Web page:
A Review of Non-Pharmacological Pulmonary Rehabilitation for Patients Receiving Palliative Care.
Dyspnea is common in patients experiencing chronic and malignant lung conditions. It is a very distressing symptom that often results in anxiety and depression. Pulmonary rehabilitation together with palliative care can provide physical, psychological, and quality of life (QoL) improvements in patients that receive it.
Prominent themes that emerged were the beneficial effects of pulmonary rehabilitation, even in late stages of lung disease, and the positive impact palliative care can have on the patient. Simultaneously, there were considerable barriers to access mentioned throughout the literature, which prevents patients from receiving either pulmonary rehabilitation and/or palliative care at the end-of life. Educating health care providers on the benefits of pulmonary rehabilitation, and providing timely referrals to pulmonary rehabilitation and palliative care is important. Understanding factors which may prompt a patient to attend and complete, or discontinue, pulmonary rehabilitation treatment is important.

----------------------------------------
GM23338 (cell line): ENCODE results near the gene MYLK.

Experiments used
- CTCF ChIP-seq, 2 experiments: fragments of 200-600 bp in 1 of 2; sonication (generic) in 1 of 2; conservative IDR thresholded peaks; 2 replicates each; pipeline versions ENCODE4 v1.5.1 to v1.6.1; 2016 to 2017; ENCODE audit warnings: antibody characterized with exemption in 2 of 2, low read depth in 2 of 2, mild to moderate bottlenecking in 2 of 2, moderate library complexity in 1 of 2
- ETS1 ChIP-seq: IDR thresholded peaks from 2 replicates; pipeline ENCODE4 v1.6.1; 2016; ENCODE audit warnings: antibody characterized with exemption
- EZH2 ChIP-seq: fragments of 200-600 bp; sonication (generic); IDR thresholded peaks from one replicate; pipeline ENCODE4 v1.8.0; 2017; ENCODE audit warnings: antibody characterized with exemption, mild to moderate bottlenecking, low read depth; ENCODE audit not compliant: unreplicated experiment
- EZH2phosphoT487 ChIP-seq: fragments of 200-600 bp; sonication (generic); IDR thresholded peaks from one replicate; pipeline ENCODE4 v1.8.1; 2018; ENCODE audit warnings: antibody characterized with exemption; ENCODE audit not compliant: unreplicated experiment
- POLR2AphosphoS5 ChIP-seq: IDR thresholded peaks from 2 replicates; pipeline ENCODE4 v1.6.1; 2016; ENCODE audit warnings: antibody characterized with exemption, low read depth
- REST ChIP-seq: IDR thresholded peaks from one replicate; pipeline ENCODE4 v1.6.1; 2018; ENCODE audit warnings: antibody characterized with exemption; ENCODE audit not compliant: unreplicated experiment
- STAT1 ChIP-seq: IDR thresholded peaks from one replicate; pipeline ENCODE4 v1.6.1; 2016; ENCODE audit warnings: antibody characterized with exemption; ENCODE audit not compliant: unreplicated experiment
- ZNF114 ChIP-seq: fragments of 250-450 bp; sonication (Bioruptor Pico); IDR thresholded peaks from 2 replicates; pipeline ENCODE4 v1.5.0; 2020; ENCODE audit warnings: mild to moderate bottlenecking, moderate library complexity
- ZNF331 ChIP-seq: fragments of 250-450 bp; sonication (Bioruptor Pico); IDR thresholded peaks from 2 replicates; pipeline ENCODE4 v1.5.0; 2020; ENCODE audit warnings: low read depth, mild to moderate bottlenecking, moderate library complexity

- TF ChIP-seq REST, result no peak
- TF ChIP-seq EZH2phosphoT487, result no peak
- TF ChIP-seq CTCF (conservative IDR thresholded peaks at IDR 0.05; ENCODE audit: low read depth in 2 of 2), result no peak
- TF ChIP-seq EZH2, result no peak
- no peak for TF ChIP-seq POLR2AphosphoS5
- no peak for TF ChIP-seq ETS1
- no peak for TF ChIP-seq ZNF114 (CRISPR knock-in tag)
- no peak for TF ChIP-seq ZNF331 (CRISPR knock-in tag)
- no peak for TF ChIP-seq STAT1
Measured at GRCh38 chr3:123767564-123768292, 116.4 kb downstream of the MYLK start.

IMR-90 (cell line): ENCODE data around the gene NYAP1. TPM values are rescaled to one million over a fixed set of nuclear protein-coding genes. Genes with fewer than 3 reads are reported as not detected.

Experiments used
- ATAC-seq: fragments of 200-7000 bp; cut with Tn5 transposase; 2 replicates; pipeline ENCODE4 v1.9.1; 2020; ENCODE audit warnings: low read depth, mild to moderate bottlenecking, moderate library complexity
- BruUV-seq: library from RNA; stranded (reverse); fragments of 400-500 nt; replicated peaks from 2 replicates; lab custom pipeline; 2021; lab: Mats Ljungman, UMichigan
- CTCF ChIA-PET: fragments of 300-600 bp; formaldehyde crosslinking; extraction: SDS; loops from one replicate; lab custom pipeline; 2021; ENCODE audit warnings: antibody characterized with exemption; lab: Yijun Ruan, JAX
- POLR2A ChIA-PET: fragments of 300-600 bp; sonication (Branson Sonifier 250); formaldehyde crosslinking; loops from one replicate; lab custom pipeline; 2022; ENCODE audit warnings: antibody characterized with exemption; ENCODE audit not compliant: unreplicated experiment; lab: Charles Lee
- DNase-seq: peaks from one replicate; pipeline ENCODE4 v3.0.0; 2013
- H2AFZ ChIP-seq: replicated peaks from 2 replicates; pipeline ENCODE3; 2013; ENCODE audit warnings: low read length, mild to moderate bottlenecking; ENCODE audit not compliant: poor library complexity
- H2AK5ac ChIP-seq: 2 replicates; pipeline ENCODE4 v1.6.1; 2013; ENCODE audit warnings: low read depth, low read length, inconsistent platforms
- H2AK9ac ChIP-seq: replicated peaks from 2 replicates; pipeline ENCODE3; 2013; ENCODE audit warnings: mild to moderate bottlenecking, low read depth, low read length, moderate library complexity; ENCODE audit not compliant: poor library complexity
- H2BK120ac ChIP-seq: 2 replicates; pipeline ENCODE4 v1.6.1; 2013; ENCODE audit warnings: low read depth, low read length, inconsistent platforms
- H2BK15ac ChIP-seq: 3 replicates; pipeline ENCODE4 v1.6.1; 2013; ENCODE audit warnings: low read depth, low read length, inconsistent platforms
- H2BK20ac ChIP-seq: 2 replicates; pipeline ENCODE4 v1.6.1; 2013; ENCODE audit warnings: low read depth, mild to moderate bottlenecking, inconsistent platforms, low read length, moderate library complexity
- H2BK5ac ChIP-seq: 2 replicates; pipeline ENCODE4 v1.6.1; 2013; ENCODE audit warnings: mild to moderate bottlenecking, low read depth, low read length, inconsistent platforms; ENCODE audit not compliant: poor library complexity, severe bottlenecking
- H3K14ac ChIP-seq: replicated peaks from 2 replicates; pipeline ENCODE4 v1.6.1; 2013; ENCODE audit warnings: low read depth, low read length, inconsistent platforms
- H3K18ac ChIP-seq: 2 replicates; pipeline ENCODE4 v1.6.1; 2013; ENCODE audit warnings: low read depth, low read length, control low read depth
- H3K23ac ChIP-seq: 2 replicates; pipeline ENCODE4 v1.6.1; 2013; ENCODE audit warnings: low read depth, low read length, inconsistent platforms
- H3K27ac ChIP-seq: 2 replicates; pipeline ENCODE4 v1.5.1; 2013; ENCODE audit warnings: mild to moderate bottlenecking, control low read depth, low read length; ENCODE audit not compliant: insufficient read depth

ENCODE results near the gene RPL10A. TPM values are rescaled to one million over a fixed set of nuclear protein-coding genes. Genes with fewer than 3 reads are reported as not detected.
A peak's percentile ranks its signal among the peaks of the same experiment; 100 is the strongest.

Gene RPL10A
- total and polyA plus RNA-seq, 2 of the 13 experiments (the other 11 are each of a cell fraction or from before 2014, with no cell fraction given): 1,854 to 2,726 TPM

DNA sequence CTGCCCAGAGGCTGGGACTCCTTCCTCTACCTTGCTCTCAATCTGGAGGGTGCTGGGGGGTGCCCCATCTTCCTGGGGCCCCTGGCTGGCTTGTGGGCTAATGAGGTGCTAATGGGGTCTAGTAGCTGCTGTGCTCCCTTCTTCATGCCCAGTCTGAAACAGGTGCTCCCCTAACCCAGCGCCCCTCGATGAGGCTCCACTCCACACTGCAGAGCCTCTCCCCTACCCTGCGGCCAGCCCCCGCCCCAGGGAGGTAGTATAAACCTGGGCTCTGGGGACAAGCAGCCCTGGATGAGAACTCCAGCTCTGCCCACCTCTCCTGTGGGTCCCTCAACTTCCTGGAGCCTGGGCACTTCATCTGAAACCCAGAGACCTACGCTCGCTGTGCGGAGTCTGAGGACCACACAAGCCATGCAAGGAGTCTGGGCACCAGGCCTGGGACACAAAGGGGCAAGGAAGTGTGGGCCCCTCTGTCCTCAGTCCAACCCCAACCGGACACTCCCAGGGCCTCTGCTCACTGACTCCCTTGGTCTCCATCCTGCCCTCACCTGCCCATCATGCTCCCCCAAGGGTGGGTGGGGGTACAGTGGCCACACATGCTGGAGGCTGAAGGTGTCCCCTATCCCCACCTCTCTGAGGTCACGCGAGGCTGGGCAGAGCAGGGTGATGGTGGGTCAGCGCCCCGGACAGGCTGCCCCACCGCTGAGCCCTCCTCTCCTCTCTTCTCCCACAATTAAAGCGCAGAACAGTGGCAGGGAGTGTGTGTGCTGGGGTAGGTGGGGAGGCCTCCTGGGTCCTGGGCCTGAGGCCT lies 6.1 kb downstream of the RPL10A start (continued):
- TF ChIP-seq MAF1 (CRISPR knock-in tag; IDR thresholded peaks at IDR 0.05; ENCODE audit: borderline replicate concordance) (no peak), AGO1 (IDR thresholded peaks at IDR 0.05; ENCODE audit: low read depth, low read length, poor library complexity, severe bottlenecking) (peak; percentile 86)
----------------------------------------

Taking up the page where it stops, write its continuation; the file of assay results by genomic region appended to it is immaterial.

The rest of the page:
Chronic respiratory diseases (CRDs) and some malignancies often cause dyspnea and are a natural part of the disease process. However, emotional feelings of fear or loneliness can exacerbate
dyspnea. Since dyspnea itself causes fear and panic in the patient, a vicious cycle of dyspnea-fear-dyspnea can worsen shortness of breath. Therefore, shortness of breath can be a complex
symptom, resulting from an interplay between physiology and emotion, in which one treatment modality often will not offer adequate symptom relief. Pulmonary rehabilitation which encompasses tailored therapies that aim to help the physical as well as the psychological health of the patient is therefore an important consideration for patients receiving palliative care.
Pulm Res Respir Med Open J. 2017; SE(2): S26-S46. doi: 10.17140/PRRMOJSE-2-105